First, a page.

Interacting with the news media.
Effective management of health and safety programs: a practical guide, 3rd edition. Moser R Jr., ed. Berverly Farms, MA: OEM Press, 2008 Mar; :337-350
Regardless of their wishes, many health and safety managers have to deal with representatives of the media. How well this interaction is accomplished may impact, either negatively or positively, the health and safety unit and the organization it serves. The following information is intended to assist in responding to media needs. BUILDING THE COMMUNICATION PYRAMID: Most health and safety professionals are trained in a particular style of communication. This is reflected in the way technical papers are written. In these papers, first there is a literature review that provides background to justify the research, ideally summarized in an articulated problem and a testable hypothesis. Next, the methods and materials are presented to give the reader a sense of how the data were collected and what technical biases might have been operational and how they were addressed. This is followed by a detailed discussion of the results and some alternative interpretations. Occasionally, but all too seldom, the authors critique their own work with a discussion of the strengths and weaknesses of the research and the respective implications of each of the findings. The borrom-Iine message, the conclusion, is saved for the final paragraph. This has been compared to building a pyramid. Each layer is placed upon the firm foundation of the previous one. Only when everything is in place, is the final point made. The process is one of nurturing the readers to the same conclusion as that derived by the authors. In communicating with the news media, it is often advisable to invert the pyramid: provide a summary of the findings and the conclusion in the first statement, the first paragraph - and then justify this statement with supporting data, interpretations, and references. KEY POINTS TO REMEMBER IN COMMUNICATING WITH THE NEWS MEDIA: Reporters Like to Deal with the Source - Journalists want to talk to the scientist who made the discovery, the manager who made the decision, the person responsible. They prefer not to deal with "official media contact persons," the public relations specialists. And they definitely do not like to talk to an organization through its lawyers - unless the story involves a high-profile trial (and usually not even then). If your organization is to be properly represented in the news, at some point you likely will be the best person to provide the interview.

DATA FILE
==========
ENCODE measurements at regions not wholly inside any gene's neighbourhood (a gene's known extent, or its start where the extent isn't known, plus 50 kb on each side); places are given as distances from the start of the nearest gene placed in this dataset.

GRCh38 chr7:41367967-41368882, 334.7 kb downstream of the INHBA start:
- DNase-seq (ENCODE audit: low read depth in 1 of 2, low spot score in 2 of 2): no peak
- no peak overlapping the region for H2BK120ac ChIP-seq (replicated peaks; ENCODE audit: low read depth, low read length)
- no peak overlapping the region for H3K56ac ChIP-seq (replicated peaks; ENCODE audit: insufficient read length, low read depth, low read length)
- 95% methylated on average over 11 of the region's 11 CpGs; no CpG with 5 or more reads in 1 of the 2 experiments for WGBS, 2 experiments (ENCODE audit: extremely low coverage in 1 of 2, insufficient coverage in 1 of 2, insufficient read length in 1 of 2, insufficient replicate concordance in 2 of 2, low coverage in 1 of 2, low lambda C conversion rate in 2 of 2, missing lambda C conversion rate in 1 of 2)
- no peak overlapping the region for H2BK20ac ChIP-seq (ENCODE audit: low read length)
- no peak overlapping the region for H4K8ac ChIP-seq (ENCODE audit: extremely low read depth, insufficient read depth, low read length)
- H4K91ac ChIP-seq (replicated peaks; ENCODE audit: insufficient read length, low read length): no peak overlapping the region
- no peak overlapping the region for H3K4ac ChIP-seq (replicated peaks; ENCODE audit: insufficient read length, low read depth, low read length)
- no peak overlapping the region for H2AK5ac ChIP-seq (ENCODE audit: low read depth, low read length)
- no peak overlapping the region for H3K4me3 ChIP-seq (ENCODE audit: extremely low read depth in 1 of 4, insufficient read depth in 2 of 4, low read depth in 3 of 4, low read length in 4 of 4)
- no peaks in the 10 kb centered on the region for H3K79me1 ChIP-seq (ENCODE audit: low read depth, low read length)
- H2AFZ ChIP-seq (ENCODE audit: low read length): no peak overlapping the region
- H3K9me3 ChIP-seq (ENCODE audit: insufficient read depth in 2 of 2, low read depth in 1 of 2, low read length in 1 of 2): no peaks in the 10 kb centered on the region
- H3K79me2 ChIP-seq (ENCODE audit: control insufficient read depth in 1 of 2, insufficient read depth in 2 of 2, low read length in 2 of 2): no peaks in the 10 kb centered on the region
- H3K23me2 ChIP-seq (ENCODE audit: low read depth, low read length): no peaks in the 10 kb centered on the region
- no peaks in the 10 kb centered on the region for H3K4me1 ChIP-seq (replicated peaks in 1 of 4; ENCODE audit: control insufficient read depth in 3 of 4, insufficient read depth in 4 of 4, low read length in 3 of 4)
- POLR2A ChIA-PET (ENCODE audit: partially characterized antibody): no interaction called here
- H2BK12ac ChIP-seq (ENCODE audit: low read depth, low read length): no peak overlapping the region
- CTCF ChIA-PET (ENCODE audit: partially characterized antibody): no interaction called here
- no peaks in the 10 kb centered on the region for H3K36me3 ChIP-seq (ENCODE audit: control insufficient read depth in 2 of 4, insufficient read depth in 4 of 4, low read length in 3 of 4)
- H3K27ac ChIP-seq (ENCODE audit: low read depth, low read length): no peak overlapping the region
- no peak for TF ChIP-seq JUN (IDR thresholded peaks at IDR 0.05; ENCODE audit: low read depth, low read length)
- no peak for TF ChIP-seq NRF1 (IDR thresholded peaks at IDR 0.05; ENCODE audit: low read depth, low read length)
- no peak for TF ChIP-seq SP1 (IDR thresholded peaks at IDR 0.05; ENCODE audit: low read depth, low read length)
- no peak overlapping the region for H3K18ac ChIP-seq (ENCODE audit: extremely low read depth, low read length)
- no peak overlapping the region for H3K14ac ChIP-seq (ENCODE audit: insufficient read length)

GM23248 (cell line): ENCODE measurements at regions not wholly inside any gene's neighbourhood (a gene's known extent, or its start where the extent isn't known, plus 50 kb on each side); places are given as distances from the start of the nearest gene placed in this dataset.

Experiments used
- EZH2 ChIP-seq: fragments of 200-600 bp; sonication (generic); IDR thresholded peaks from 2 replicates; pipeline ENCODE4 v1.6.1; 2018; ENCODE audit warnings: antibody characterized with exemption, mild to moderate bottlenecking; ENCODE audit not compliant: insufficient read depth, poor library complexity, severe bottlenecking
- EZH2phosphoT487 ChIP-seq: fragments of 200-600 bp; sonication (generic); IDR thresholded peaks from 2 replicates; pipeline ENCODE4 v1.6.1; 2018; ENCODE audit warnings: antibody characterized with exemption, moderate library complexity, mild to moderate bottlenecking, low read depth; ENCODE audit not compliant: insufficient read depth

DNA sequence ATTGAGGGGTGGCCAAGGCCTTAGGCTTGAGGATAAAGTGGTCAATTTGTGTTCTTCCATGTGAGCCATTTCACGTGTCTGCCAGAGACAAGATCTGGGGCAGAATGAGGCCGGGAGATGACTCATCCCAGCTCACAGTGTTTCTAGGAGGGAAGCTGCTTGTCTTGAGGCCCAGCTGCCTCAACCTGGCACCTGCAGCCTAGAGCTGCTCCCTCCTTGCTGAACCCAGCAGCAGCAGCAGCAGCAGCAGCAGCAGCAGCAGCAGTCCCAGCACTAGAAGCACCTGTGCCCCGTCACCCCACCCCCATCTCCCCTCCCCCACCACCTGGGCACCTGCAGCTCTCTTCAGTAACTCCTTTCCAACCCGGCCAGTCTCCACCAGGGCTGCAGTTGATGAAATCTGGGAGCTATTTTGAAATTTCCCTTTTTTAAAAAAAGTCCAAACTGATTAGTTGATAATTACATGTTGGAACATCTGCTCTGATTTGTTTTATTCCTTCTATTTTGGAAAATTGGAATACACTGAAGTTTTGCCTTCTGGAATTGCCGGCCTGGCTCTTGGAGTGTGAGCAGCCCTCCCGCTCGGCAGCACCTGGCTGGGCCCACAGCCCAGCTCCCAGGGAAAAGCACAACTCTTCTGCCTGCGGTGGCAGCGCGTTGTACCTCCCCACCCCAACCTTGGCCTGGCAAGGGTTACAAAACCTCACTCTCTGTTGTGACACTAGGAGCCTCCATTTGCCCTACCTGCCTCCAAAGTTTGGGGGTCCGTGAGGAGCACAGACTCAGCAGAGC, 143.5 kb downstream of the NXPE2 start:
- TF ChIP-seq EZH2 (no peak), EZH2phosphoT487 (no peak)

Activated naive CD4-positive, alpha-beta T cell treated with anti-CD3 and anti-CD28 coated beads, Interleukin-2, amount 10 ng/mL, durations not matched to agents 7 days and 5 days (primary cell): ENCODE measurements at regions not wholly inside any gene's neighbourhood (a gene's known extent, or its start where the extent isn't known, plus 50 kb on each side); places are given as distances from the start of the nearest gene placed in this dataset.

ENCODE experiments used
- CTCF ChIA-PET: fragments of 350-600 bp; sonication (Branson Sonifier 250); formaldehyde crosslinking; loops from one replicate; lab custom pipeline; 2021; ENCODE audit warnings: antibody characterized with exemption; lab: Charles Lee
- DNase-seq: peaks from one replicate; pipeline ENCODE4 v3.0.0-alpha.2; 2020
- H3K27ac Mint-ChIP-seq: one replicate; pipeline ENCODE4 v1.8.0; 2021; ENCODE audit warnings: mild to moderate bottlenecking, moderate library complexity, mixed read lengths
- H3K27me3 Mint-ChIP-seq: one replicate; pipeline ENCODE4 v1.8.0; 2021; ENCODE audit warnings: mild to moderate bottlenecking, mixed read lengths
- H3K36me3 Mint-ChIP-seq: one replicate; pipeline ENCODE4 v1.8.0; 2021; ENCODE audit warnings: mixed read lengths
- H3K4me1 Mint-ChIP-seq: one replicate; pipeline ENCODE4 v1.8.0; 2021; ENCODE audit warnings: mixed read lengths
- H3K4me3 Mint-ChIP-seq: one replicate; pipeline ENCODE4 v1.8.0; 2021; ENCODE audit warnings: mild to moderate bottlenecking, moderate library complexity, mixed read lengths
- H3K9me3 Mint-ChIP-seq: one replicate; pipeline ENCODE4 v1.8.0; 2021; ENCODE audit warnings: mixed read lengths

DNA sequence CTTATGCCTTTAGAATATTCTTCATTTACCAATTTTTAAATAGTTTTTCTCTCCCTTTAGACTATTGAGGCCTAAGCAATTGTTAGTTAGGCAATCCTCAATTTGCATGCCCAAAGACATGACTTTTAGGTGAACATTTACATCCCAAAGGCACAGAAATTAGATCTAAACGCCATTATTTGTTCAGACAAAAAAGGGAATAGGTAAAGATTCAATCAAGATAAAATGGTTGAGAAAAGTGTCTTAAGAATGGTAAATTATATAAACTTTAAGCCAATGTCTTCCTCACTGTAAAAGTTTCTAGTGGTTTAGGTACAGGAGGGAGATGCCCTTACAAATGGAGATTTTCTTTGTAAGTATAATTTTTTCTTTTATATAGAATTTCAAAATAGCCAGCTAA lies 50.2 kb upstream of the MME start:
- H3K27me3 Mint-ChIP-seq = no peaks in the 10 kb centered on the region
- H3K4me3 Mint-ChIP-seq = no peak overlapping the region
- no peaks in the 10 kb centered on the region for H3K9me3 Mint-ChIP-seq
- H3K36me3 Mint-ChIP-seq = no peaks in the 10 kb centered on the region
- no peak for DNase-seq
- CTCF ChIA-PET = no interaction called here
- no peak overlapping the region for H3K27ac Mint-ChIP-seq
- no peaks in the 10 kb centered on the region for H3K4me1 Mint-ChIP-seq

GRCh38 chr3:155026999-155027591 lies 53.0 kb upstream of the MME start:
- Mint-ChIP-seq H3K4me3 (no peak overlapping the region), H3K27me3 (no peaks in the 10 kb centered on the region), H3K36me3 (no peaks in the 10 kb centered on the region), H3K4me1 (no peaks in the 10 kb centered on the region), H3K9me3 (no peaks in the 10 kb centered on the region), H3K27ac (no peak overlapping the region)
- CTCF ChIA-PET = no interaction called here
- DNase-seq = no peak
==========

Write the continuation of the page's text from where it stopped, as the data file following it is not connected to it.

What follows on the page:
Management-personnel; Occupational-health-programs; Occupational-safety-programs; Decision-making; Training; Education; Occupational-health; Environmental-health; Information-processing; Technical-personnel; Safety-research; Data-processing; Health-sciences; Newspapers; Publishing-and-printing
Effective management of health and safety programs: a practical guide, 3rd edition
University of Utah, Salt Lake City, Utah